Since the lockdown began and we shifted all classes online, I’ve been trying to spend this time learning to sew and finally get around to the things I had put off or had been avoiding. For instance: cleaning and sorting photos on my computers. UGH. Boring and tedious so NO THANK YOU. But being stuck at home meant that I had no more excuses- and you know what? Feels so great to finally delete/sort photos and consolidate what I have. I was able to clean up my computer’s files and now while I primarily use my new laptop (Thanks VA!) for regular class work and everything else, I now can use my cleaned-up desktop for Zoom classes and meetings.

In other news- I got picked up for research for the Fall semester! Whoohooo! I’ll be looking into how the language processing in the brain occurs with Semitic languages in regards to diacritic marks. Sounds like a mouthful but really easy! Semitic languages (Hebrew, Arabic, Maltese, etc) don’t utilize ‘traditional vowels’ like we (English speakers) are used to. Instead they use diacritics (little marks above or below a letter denoting that there is a vowel attached to it) when they write. In Arabic, for example, generally diacritic marks are not used in day-to-day writing or life. You’ll see it in the Qu’ran and in calligraphy or some official documents. But normally, in books, newspapers, on the TV, signage.. nope. So how do you know which word it is then? If you don’t have ‘all the letters’? Context plays a big part of it, and what I’m looking at is the shift that happens in the brain when the reader makes the switch between needing the marks to not needing them. Why is this neat? Well…. for those that have had a stroke, TBI (traumatic brain injury) or CTE (Chronic traumatic encephalopathy) that lose the ability to process language (via aphasia or another disorder) it’s worth seeing if there could be a way to track how the brain processes this shift to see if it can be replicated with those that have had some brain trauma.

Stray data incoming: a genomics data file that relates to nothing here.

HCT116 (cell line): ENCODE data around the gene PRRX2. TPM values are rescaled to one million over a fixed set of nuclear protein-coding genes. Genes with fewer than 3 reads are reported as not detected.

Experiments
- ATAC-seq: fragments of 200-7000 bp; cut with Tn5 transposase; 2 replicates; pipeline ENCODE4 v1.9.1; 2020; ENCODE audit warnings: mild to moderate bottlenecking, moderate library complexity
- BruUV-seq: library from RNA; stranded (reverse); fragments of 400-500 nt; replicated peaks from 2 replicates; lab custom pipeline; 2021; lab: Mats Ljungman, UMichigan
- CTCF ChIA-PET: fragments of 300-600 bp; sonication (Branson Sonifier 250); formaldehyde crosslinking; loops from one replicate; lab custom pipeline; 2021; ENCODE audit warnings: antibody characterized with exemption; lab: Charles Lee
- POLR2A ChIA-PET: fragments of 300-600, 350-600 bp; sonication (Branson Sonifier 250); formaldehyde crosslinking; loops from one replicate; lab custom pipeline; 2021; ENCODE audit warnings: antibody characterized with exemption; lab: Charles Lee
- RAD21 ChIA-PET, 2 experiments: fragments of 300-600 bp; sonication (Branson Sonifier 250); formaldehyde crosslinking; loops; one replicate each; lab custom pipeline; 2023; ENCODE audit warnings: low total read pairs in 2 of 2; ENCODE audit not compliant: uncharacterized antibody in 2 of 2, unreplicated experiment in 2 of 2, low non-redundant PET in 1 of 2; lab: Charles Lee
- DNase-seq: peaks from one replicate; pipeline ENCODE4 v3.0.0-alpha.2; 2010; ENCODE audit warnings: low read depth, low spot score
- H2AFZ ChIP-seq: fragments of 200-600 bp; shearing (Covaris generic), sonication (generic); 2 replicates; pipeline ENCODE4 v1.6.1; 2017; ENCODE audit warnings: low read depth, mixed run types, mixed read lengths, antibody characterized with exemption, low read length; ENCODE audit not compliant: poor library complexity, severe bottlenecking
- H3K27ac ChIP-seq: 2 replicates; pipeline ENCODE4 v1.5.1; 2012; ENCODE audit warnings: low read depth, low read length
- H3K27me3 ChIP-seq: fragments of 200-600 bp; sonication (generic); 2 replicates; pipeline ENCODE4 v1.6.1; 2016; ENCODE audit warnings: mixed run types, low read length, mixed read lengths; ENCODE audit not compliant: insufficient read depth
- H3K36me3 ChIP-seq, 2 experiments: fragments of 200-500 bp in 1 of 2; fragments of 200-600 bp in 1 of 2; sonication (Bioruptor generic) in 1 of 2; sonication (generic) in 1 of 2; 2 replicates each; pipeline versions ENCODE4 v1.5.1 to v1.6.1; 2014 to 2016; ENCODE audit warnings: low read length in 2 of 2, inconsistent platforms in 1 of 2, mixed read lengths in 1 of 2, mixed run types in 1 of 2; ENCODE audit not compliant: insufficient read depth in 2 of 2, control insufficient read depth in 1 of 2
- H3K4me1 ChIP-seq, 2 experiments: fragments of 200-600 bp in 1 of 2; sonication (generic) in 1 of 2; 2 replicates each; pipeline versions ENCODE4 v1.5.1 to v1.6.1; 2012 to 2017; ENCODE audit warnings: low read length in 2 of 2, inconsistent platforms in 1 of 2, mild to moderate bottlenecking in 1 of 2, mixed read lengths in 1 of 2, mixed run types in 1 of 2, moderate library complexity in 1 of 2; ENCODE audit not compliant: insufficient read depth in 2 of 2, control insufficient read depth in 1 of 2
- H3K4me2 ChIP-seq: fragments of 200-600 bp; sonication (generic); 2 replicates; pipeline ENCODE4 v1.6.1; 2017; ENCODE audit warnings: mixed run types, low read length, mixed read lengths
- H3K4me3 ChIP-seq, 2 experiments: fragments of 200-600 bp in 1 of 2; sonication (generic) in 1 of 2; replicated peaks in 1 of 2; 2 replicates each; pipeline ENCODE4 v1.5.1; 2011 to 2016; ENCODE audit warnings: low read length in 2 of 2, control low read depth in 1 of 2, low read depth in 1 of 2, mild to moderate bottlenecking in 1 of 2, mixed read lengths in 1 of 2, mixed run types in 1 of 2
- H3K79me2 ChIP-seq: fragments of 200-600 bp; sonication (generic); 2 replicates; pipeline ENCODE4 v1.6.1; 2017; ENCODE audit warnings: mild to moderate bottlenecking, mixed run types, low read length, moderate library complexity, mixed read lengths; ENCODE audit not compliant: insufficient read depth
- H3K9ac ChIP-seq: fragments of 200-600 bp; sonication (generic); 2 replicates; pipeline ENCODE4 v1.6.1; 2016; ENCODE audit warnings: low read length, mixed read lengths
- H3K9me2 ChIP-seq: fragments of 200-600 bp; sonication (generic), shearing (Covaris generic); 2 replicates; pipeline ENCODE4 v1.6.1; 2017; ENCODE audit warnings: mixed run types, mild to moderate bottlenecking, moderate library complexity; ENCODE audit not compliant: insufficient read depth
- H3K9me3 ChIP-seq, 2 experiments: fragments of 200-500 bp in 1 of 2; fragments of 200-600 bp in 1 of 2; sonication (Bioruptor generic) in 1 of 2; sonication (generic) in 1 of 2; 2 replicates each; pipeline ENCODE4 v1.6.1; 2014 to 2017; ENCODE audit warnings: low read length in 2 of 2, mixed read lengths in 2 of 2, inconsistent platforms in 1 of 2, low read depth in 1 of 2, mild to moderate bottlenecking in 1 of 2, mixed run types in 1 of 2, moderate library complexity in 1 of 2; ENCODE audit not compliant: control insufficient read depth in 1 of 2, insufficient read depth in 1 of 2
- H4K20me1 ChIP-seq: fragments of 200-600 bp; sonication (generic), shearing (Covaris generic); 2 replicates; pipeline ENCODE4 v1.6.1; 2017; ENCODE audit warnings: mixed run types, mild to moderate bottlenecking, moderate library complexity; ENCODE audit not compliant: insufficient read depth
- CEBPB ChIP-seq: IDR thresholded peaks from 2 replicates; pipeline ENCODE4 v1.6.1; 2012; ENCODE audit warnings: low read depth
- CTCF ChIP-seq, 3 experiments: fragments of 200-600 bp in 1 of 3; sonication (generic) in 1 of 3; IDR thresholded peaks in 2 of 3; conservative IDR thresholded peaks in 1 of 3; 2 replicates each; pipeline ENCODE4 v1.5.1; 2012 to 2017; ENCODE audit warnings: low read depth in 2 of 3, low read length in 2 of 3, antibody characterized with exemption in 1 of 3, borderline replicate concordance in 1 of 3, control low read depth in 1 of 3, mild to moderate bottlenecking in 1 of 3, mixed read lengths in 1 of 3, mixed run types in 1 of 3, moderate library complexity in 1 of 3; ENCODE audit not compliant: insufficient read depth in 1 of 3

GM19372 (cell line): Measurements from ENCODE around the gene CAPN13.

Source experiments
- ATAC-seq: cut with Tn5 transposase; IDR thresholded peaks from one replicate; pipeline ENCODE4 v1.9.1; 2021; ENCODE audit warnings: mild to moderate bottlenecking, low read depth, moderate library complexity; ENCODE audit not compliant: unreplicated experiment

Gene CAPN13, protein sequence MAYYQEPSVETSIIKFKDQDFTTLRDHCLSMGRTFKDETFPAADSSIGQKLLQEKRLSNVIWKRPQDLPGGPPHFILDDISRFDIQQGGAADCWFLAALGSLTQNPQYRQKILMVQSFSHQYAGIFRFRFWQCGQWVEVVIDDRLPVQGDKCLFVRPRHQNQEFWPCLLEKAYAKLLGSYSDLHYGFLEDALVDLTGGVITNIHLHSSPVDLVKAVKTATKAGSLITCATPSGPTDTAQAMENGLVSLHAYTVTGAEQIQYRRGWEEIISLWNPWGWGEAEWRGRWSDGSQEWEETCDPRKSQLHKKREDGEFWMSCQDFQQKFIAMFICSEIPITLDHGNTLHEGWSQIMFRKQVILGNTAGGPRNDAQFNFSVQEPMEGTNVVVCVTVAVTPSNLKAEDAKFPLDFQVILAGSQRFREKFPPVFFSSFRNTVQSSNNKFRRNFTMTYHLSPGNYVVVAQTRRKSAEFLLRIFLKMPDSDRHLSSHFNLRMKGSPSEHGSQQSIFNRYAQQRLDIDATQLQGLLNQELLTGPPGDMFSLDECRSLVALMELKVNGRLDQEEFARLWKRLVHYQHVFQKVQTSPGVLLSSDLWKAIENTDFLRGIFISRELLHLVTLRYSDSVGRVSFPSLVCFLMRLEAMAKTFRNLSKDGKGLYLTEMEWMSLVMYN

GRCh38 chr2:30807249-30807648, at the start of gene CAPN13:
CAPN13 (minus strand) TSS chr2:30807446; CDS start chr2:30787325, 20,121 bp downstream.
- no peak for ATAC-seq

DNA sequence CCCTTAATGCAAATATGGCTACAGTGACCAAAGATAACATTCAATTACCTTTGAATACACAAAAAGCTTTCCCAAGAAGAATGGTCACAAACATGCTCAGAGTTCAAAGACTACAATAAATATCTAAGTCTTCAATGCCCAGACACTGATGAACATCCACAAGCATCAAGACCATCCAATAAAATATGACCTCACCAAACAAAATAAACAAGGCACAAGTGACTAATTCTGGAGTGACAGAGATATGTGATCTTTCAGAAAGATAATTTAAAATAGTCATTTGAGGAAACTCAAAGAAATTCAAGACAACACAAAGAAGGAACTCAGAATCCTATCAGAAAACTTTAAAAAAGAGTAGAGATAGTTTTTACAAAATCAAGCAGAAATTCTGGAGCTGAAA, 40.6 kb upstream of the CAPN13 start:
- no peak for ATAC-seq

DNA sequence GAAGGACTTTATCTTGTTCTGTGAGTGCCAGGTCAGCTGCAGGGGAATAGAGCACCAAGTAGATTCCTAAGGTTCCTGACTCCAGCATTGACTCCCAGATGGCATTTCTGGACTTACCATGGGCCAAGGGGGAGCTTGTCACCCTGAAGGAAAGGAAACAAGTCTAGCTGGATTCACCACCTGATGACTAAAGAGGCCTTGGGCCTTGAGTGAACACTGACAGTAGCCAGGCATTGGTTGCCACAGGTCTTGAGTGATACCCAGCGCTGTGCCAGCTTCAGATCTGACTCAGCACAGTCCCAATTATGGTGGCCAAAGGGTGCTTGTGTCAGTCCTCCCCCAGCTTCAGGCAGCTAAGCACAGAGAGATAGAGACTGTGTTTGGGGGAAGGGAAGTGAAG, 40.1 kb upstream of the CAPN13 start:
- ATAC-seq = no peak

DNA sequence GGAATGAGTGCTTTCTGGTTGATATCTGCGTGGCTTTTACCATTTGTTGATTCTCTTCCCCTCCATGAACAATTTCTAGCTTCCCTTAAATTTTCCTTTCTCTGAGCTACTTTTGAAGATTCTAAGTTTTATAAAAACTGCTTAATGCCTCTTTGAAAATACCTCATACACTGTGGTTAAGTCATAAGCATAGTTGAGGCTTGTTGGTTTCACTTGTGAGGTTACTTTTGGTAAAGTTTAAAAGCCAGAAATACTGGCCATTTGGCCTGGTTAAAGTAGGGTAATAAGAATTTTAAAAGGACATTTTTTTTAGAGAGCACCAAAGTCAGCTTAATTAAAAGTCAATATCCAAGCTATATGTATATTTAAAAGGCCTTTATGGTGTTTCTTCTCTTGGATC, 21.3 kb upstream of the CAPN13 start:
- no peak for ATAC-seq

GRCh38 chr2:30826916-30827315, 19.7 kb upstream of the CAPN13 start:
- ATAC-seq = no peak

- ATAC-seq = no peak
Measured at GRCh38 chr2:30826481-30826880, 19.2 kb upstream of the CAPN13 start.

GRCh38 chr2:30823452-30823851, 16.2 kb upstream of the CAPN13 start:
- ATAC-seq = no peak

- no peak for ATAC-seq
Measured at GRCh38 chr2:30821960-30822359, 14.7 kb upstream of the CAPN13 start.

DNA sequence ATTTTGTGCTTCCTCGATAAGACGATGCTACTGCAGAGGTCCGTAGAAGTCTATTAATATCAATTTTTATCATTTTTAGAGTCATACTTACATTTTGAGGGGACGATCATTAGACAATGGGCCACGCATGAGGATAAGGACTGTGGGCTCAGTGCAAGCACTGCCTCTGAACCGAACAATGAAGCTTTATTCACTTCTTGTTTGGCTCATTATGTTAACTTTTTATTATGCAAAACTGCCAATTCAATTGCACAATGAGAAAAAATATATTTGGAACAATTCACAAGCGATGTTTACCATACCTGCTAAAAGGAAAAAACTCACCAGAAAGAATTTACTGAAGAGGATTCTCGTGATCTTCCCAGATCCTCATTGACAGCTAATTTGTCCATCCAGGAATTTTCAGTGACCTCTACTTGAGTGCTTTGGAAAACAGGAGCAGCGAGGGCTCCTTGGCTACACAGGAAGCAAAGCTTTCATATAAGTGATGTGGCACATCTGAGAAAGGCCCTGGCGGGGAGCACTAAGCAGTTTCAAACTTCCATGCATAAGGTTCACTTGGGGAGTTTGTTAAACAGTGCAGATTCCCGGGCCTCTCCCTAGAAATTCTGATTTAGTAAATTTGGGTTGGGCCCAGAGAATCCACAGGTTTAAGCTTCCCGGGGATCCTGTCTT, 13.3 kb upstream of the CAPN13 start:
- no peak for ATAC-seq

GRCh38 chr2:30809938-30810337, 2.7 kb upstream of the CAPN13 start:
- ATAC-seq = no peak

Legit never thought I’d be going the Neuro side of Linguistics (had been convinced I’d stay with SocioLinguistics!) but I’m really excited about the possibility of working in this field and hopefully finding some correlation. Super excited to be conducting research under a leading Maltese linguist. I don’t know Maltese but there’s an option to start learning it and I’m quite excited for it! I’ll be focused on Arabic language processing which if you’ve ever had a convo with me in real life you know I get reaaaaaaaaaaally excited over it ha!

About Baltimore Bombshell

A 30-something vintage clothing hoarder who also has a penchant for books, coffee, lazy days and cats.
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